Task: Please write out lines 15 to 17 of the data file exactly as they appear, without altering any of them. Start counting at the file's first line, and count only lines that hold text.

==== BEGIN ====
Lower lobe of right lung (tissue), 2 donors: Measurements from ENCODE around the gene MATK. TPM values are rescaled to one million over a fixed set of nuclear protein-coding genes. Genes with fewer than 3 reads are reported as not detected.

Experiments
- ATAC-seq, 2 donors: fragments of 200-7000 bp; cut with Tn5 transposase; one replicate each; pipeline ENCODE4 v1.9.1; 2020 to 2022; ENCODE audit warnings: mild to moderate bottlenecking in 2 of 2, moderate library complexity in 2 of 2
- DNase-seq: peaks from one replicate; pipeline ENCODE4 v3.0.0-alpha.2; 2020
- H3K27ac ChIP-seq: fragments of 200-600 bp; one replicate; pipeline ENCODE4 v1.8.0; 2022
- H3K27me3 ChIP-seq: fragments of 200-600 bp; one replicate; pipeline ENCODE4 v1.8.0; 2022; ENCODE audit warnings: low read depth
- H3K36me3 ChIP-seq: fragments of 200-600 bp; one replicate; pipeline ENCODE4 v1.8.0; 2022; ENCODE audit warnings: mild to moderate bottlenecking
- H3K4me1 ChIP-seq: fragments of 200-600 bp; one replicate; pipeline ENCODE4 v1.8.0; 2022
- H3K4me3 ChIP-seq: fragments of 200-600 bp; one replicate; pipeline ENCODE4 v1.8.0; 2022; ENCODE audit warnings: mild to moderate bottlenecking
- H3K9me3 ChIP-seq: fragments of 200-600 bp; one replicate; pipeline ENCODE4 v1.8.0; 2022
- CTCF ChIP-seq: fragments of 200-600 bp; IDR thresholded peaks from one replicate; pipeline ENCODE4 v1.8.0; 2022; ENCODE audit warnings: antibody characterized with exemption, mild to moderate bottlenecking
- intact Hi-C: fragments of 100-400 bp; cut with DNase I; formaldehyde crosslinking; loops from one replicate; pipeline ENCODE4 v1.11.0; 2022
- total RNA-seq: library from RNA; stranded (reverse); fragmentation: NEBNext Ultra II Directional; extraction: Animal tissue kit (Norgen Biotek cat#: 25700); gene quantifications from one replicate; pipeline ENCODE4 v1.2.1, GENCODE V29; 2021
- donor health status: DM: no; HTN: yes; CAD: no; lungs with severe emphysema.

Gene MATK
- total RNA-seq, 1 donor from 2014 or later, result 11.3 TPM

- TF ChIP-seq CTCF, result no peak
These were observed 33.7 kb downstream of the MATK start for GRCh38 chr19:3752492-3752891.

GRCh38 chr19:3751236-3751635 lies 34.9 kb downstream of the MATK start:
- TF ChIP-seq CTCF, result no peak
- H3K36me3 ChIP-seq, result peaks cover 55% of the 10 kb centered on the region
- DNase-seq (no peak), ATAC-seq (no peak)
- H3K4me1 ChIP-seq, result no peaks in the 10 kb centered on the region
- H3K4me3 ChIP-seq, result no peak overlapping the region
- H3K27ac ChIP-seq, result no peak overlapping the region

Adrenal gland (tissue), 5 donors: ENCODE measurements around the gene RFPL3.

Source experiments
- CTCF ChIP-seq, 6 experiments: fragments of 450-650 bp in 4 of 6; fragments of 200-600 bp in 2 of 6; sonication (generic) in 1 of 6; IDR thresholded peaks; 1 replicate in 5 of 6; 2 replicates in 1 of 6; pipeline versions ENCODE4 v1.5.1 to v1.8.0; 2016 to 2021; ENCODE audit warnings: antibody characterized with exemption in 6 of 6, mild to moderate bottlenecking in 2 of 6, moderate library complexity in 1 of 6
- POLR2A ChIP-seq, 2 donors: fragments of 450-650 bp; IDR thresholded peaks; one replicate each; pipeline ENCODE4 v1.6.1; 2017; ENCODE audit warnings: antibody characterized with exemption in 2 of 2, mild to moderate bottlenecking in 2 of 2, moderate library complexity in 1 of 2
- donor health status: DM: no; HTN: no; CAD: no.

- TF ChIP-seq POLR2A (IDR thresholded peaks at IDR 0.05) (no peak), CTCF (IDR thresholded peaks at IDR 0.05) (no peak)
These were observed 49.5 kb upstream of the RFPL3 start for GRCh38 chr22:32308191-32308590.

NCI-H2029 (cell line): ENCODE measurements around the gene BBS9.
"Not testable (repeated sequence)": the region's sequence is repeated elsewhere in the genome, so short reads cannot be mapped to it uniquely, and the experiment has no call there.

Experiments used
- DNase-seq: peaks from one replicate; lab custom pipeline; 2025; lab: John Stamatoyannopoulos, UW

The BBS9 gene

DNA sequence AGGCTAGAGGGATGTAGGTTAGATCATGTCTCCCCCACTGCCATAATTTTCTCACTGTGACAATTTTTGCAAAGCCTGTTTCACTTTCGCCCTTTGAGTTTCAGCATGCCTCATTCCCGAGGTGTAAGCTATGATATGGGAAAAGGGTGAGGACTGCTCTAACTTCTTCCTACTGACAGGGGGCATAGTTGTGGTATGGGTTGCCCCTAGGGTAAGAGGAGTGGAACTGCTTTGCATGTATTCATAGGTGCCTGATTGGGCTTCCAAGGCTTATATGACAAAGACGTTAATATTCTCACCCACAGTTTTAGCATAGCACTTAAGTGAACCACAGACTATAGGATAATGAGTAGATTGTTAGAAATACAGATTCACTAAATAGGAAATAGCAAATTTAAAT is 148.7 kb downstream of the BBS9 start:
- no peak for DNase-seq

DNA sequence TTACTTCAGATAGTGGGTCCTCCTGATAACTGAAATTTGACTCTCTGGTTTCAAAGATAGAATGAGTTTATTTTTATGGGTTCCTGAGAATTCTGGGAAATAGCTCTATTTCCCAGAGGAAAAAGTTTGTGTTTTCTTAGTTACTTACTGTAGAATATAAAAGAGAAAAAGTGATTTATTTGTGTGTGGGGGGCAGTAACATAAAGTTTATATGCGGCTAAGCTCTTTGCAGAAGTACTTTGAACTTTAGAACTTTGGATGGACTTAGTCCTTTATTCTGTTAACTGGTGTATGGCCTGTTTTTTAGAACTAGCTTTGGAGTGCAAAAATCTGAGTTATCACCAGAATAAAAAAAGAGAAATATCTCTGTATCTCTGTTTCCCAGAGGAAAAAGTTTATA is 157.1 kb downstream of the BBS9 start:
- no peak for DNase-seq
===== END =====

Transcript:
Gene MATK
- total RNA-seq, 1 donor from 2014 or later, result 11.3 TPM

- TF ChIP-seq CTCF, result no peak